Native American student sues to wear eagle feather at graduation

Free-speech experts say that Christian Titman's case is particularly strong, given protections in California's education code and religious freedoms in the state constitution.

Eric Paul Zamora/The Fresno Bee/AP
Christian Titman, along with the Titman family representing the Miwok people, dances at the 24th Fresno State First Nations Powwow held at Fresno State's O'Neill Park on April 11, 2015, in Fresno, Calif.

Should a graduating high school student be allowed to wear an eagle feather – an item with cultural and religious significance to him, as a member of a native American tribe – at his graduation ceremony?

His school district has said no, but Christian Titman filed a lawsuit Monday asserting his free-speech and religious-freedom rights under the state constitution and California's education code. A hearing was to be held Tuesday afternoon, and Mr. Titman hopes for a decision before his graduation ceremony on Thursday.

It's not the first time free-speech questions have come up with regard to graduations, and it's also not the first time an eagle feather has been the subject of controversy for a native American student. But free-speech experts say Titman's case is particularly strong given the protections that California students have under the state's education code, as well as the religious freedoms guaranteed by the state constitution.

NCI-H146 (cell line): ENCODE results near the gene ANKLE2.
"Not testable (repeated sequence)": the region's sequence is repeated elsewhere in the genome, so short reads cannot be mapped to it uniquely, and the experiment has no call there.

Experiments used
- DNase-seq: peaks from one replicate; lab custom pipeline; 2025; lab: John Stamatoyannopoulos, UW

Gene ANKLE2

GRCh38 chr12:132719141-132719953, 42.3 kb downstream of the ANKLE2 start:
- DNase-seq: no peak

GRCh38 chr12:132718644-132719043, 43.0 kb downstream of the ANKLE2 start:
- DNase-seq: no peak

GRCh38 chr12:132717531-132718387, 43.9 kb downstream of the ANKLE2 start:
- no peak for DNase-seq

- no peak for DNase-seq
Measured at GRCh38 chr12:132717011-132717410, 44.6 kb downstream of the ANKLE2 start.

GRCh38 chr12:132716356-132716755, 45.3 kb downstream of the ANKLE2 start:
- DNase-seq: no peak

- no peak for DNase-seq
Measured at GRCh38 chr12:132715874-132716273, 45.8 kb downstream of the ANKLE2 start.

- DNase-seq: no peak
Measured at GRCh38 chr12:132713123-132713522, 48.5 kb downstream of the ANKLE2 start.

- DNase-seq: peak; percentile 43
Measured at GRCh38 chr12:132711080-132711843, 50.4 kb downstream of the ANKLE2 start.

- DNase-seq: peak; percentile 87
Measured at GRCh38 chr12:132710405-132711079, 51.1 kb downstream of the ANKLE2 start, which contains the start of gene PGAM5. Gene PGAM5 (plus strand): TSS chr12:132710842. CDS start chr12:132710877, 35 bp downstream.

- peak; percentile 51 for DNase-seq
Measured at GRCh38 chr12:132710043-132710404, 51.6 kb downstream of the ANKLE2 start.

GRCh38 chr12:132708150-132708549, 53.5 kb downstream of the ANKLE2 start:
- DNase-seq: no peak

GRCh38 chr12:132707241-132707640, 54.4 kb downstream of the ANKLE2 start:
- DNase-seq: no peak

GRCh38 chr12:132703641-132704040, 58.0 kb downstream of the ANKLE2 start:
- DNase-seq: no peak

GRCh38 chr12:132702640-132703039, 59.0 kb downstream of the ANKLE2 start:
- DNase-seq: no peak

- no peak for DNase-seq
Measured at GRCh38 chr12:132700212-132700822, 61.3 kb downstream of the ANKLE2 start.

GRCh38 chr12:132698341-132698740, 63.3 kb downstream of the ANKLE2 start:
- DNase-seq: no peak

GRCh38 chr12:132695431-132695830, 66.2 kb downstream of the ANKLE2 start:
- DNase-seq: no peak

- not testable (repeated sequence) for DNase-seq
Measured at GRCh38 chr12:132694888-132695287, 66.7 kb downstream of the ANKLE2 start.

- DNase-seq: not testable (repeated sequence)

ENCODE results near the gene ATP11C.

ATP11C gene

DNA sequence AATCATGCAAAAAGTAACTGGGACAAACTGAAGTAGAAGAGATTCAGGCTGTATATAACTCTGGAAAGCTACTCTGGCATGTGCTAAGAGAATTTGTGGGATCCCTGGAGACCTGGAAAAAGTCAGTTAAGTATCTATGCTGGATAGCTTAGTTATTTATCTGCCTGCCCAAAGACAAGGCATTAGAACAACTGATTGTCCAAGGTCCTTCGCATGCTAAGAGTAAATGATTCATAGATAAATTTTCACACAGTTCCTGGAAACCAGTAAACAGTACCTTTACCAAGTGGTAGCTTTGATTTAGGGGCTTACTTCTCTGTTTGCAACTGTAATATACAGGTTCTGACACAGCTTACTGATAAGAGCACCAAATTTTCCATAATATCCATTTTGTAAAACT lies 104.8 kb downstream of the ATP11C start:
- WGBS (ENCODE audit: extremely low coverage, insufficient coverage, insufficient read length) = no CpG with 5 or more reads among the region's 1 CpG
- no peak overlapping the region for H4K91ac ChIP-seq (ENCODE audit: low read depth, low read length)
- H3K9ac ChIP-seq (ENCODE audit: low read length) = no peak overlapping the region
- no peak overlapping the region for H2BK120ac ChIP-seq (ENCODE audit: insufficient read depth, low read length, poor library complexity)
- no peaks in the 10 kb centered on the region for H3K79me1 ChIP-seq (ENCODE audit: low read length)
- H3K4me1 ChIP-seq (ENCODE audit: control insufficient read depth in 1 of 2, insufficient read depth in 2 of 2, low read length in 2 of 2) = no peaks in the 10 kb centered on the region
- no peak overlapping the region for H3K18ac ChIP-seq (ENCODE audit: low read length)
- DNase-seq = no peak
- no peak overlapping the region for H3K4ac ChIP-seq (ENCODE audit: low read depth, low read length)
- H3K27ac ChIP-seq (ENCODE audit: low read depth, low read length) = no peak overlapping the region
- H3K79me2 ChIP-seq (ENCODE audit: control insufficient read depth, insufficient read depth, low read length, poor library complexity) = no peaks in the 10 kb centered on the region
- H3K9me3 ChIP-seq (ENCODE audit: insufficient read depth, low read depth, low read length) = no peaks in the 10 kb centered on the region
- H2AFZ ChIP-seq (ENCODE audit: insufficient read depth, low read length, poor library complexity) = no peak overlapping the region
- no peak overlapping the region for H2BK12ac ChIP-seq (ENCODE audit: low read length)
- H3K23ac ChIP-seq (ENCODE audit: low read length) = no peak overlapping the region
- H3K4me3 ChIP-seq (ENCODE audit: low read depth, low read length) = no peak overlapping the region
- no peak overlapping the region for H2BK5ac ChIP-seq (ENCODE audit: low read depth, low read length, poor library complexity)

"If you look at the actual language of the California constitution, it says the practice of religion is guaranteed, and then says you don’t have a religious right to engage in practices that are licentious or bad for peace or the safety of the state," says Aaron Caplan, a professor at Loyola Law School in Los Angeles.

"It seems to me that the right way to interpret the California constitution is to say that, in general, free exercise [of religion] is guaranteed," he adds. "It's not like he’s asking to do anything that’s going to cause a problem."

Titman, who is a student at Clovis High School near Fresno, Calif., and is a member of the Pit River Tribe, has said the eagle feather is an important symbol to him of his accomplishment. Eagles are revered in many tribes, and their feathers are often given to honor someone or mark personal achievement. And while US law bans the trade of eagles, native American tribes are exempted from that ban, and can gift eagle feathers or parts of eagles found in the wild. The eagle feather that Titman wants to wear comes from an eagle his father was given by the National Eagle Repository. His father and grandfather planned to present him with the feather, about five inches long, before the ceremony on Thursday, and he planned to wear it on his cap.

“The eagle feather is not only a signature of my tribe but it also represents the pride I have for my tribe, my people and my heritage,” Titman told the Fresno Bee. “When I have feathers on I’m connected with ancestors before me.”